Macho Man poised for breakout sophomore campaign

February 22nd, 2024

This story was excerpted from Ian Browne's Red Sox Beat newsletter. To read the full newsletter, click here. And subscribe to get it regularly in your inbox.

FORT MYERS, Fla. -- In his sophomore season with the Red Sox -- and in the United States -- ’s goal is to improve his stamina so he can finish the same way he starts.

That wasn’t the case last season, even though his rookie year wasn’t so bad. In 140 games (580 plate appearances), Yoshida had a batting line of .289/.338/.445 with 15 homers and 72 RBIs.

On Aug. 1, he was slashing .306/.367/.484 with 12 homers and 53 RBIs. From there, his line dropped to .251/.271/.363, with three homers and 19 RBIs in his final 171 at-bats.

But now, Yoshida has a full year under his belt of adapting to a new culture, getting to know his teammates and knowing what to expect through the rigors of a Major League season.

In hindsight, it’s easy to see why Yoshida wore down over the final two months of last year. Admirably, he was one of the first players to report to Spring Training in 2023 because he wanted to get a jump-start on adjusting to things before going back to Japan for the start of the World Baseball Classic.

Yoshida was a hero for Team Japan en route to the country’s third title, setting a tournament record with 13 RBIs.

It was an exhausting and exhilarating experience for Yoshida, but one he admitted might have subtracted from his performance for Boston.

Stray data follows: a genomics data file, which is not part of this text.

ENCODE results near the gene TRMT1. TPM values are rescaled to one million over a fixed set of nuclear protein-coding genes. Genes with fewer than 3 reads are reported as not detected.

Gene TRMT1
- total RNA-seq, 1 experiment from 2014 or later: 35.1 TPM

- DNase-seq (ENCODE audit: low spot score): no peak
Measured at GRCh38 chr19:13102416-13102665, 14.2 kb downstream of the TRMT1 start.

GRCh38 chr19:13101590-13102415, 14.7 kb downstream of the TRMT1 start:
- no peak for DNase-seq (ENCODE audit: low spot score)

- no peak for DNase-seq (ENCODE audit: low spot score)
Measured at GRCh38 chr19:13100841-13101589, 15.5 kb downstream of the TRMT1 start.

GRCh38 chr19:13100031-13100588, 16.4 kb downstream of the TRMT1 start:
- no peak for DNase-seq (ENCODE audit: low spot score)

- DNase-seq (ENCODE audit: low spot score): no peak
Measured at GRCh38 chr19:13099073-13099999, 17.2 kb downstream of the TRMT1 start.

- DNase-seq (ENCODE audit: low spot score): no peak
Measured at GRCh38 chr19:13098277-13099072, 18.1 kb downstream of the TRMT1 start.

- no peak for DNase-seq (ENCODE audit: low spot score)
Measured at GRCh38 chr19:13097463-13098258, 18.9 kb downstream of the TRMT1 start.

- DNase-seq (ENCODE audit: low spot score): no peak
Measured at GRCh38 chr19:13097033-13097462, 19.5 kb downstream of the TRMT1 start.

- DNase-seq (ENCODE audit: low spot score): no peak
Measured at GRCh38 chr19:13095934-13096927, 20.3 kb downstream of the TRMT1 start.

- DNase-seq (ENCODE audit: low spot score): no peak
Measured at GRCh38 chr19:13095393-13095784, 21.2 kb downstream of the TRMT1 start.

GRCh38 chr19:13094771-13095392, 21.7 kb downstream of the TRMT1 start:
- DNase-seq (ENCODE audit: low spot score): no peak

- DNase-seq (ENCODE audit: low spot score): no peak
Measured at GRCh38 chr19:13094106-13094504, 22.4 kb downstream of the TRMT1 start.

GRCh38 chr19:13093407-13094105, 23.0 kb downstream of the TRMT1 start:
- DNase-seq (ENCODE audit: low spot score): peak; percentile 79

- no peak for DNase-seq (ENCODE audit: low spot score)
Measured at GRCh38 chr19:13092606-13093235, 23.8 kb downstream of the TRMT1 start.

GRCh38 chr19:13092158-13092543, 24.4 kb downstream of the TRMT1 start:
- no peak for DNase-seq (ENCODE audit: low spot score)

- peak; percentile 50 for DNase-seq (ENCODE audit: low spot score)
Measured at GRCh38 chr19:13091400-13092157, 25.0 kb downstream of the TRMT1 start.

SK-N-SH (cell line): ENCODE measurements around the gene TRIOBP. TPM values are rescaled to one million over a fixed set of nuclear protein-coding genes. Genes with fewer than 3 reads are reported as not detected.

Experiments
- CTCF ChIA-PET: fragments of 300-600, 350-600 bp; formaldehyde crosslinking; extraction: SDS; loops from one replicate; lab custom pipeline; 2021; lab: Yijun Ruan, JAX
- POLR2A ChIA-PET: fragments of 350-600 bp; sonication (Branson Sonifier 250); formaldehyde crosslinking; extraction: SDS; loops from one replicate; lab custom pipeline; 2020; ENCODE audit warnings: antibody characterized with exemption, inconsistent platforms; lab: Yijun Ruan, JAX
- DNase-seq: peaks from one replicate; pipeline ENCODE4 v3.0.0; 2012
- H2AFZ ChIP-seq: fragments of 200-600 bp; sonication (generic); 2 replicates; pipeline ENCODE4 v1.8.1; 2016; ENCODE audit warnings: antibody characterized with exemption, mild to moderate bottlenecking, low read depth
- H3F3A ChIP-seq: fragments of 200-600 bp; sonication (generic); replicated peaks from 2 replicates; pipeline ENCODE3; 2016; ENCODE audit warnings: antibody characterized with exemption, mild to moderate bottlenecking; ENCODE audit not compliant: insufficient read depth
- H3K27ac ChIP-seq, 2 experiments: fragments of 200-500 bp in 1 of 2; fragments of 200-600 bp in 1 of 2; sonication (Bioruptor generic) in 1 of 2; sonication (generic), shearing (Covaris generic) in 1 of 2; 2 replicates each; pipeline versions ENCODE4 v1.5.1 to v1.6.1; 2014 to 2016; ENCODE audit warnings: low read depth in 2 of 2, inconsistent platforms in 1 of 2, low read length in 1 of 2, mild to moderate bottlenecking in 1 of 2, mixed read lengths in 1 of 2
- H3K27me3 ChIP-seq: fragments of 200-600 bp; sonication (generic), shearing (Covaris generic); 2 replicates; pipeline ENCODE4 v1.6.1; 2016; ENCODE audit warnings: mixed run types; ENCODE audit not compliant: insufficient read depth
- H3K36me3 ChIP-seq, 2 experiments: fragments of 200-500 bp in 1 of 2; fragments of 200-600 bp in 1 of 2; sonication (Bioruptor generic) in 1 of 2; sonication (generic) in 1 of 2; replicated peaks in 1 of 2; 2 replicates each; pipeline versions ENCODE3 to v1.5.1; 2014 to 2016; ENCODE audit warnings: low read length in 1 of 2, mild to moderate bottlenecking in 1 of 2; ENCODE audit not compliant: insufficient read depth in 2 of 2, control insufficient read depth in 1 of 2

“Obviously, with the WBC and all that, I accomplished some stuff on the personal side, but as a team with the Red Sox, we couldn't accomplish what we'd hoped,” Yoshida said. “So that's something that I'm kind of trying to go for, trying to aim for, and if I can, I want to contribute to the victories of the team as much as I can.”

It wasn’t just the World Baseball Classic. Yoshida said the travel during a Major League Baseball season was different than what he was used to in Japan.

“Time difference, that was something that I didn't get to experience in Japan,” Yoshida said. “So that was something new to me. And in Japan, we take public transportation, and charter and take a private plane. So that was something different, too. And sometimes, after the game, we’d hop on the plane and get back to Boston in the early morning, so that was something new as well."

This year, he will be ready for that. The way Yoshida puts it, it is a matter of acceptance.

“I think it all comes down to accepting the difference,” Yoshida said. “Obviously, there's a difference between Japan and the U.S., so I'm trying to adapt myself and trying to accept the difference -- that’s the adjustment that I made last year.”

Another thing Yoshida will have to accept is far more time at DH than the 49 games he started there last year. Two things have changed. Justin Turner -- last year’s primary DH -- is now with the Blue Jays, and the Sox want to be more athletic in the outfield.

“Obviously whatever role [manager Alex Cora] gives me, I'm trying to do my best I can,” Yoshida said. “Whatever role I get, that's what I'm going to do. And obviously, I'm here to contribute to the team and contribute to the victories of the team and, you know, offensively, defensively, I just want to stay ready at all times.”

In other words, Yoshida isn’t going to short-change the work he puts in on defense during Spring Training.

“Defensively, obviously, the stadiums and ballparks are different from Japan, the fences and the structure of it,” Yoshida said. “So there's a lot to still adjust to, but I want to stay ready, and I've been working with [outfield coach Kyle Hudson] on footwork and everything.”

It stands to reason that Yoshida will be on far more solid footing in 2024.

“Now that I’ve spent one year in the big leagues, I know my routines at home and away, so I’m ready for that,” Yoshida said.

Has Yoshida set any offensive goals for himself in ‘24?

“The main thing I kind of focus on is trying to hit the ball hard,” he said. “The outcome, I can't really control. But the process of it, I can control that. So that's something that I want to focus on this year offensively."